A landmark NSW study has explored gay, bisexual, trans, intersex, and queer (GBTIQ) men’s attitudes towards and experiences of intimate partner violence and sexual assault.

The Sorting It Out study was commissioned by ACON and conducted by researchers at Western Sydney University.

Almost 900 GBTIQ men over the age of 18 were involved in the study, which found that almost two thirds of respondents had been in an unhealthy or abusive relationship in the past.

It also found that younger men were more likely than older men to report incidents of abuse within the last four years, 51 per cent of respondents agreed that sexual coercion and pressure were common among gay, bisexual, trans, intersex, and queer men.


Chief Executive of ACON, Nicolas Parkhill, said the study was commissioned because there was “a gap in data”.

“Knowing more about men’s understandings and responses to relationship violence and abuse will help inform the development of key messages, programs, and responses that address these issues,” he said.

Ahead of the release of the study’s full findings, two community consultation sessions will be held in Sydney and Lismore, to provide community members with the opportunity to hear from experts in the LGBTI domestic and family violence sector and to identify priorities as a community.

Parkhill said GBTIQ men face a range of specific challenges when it comes to intimate partner violence.

“We know that the physical, emotional and personal costs of intimate partner violence and sexual assault in our communities are often the same as they are for heterosexual people,” he said.

“However, when it comes to the experiences of GBTIQ men, there are some aspects unique to that community that require its own set of responses and support.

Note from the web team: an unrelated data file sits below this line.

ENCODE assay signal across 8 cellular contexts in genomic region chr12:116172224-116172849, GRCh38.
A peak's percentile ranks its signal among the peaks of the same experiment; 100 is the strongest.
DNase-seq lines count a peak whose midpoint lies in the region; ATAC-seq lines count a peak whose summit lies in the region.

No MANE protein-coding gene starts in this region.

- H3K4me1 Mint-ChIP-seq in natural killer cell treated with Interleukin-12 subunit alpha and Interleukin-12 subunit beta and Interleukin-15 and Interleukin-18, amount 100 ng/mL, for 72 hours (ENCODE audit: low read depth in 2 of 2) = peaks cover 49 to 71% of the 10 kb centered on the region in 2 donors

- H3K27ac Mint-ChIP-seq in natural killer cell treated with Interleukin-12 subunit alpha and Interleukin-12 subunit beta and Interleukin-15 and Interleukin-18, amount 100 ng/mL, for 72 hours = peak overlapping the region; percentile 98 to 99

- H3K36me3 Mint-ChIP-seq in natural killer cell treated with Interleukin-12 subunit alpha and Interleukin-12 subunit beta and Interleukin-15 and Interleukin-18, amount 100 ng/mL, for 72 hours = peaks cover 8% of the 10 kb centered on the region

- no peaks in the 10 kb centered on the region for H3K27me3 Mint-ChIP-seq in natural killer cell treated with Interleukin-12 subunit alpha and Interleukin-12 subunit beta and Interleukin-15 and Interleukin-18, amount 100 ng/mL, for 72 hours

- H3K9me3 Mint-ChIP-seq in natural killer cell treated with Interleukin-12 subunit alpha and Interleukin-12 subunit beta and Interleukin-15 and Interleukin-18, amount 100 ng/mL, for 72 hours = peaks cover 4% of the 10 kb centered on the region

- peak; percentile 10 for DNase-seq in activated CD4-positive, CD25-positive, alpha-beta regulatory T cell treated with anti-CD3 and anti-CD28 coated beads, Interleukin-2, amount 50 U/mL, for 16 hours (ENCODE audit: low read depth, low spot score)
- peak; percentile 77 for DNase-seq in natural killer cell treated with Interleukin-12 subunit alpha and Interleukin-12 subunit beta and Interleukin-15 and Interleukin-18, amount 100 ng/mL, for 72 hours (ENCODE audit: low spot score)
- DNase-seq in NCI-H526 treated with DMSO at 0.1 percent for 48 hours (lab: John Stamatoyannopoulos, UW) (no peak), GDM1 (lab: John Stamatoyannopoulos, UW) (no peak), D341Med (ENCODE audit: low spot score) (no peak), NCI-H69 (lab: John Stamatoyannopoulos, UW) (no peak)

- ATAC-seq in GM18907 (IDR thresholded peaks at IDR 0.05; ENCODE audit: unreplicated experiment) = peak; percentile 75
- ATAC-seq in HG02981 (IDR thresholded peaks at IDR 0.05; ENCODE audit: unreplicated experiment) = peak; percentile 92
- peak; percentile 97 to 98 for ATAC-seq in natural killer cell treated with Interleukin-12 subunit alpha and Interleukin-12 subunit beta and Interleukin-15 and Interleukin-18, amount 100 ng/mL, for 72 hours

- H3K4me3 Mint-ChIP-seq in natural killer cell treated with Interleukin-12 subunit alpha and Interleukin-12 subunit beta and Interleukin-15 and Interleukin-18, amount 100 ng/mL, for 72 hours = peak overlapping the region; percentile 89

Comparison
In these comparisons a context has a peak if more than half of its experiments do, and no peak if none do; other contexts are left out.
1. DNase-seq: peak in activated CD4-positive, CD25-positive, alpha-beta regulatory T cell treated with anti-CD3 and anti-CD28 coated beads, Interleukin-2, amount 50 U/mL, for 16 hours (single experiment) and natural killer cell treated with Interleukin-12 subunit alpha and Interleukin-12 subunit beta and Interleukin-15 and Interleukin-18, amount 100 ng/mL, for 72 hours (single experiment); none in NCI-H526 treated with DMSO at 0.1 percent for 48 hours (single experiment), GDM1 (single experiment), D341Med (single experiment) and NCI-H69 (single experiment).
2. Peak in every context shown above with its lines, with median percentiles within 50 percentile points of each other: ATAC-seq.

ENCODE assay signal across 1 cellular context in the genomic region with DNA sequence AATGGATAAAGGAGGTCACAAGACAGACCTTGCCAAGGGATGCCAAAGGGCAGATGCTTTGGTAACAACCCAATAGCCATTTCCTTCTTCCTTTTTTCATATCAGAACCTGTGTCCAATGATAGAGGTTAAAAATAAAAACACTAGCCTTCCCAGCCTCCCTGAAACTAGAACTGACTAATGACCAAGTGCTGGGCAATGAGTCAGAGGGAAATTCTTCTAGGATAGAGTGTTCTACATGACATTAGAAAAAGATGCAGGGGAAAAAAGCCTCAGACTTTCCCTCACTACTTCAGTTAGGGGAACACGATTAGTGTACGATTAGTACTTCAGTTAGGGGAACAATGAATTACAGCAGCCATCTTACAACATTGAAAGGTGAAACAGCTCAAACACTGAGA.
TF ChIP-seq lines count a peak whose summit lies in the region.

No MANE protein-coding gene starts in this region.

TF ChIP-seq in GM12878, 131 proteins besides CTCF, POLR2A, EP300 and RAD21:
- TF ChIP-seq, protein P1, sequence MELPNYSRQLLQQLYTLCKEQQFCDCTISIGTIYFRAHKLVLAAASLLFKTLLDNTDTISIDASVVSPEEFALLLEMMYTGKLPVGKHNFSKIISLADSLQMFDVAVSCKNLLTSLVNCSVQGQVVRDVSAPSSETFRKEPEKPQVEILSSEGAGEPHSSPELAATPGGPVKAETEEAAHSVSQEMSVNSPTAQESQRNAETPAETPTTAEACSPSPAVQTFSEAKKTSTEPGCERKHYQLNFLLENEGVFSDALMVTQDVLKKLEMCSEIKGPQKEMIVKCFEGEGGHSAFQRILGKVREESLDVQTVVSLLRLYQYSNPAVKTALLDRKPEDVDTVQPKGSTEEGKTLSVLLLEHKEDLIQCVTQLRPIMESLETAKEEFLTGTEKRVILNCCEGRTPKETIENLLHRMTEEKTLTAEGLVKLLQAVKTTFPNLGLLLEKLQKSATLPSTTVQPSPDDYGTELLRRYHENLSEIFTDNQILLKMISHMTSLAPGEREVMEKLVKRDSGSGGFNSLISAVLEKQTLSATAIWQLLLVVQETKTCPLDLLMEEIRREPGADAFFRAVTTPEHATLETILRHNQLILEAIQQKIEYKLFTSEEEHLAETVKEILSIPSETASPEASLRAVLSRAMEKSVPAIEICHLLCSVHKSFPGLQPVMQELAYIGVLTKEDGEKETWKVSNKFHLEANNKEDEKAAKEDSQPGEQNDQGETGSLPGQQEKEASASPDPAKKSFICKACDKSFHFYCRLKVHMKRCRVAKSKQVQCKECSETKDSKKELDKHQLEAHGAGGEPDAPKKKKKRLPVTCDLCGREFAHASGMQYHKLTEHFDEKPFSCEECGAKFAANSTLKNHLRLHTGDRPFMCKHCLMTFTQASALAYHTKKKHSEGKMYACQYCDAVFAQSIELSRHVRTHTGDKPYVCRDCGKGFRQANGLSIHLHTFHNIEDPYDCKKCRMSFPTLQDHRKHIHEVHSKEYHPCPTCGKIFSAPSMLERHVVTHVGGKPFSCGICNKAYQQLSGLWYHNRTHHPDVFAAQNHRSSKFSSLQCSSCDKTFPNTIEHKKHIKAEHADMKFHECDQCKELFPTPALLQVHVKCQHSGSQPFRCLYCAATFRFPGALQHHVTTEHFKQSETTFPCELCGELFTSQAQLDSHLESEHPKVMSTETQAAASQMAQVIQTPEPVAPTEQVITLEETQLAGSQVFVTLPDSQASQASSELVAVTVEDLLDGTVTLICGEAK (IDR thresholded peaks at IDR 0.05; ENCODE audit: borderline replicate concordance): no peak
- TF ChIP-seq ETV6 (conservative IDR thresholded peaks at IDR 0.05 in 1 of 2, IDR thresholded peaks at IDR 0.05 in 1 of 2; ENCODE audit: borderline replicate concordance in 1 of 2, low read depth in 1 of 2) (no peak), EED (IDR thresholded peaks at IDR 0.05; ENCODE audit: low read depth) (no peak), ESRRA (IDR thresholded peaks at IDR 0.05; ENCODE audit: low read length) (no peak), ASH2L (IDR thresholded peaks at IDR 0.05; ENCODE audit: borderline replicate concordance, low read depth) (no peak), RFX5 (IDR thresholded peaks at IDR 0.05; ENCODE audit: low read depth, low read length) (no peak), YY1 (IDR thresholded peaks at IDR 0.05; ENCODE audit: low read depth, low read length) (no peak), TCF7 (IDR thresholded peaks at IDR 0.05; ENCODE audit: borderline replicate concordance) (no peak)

“This study is important as it asks GBTIQ men questions that they have never been asked on a large scale before, such as about whether or not they would intervene in a friend’s abusive relationship, and whether there were ever excuses for violence.

“In order to fully support GBTIQ men and foster healthy relationships, we need to understand more about their experiences about intimate partner violence as well as their attitudes on relationships.”

ACON will be conducting a social media awareness raising campaign about the support available for men who have experienced intimate partner violence in their relationships.

Sorting It Out Community Consultations:

  • Sydney: 11 June, 6pm – 9pm, ACON, 414 Elizabeth Street, Surry Hills
  • Lismore: 13 June, 5.30 – 8.30pm, Richmond Hotel Function Room, 36 Woodlark St, Lismore

View the report and/or RSVP for the community consultation at: sayitoutloud.org.au/sorting-it-out

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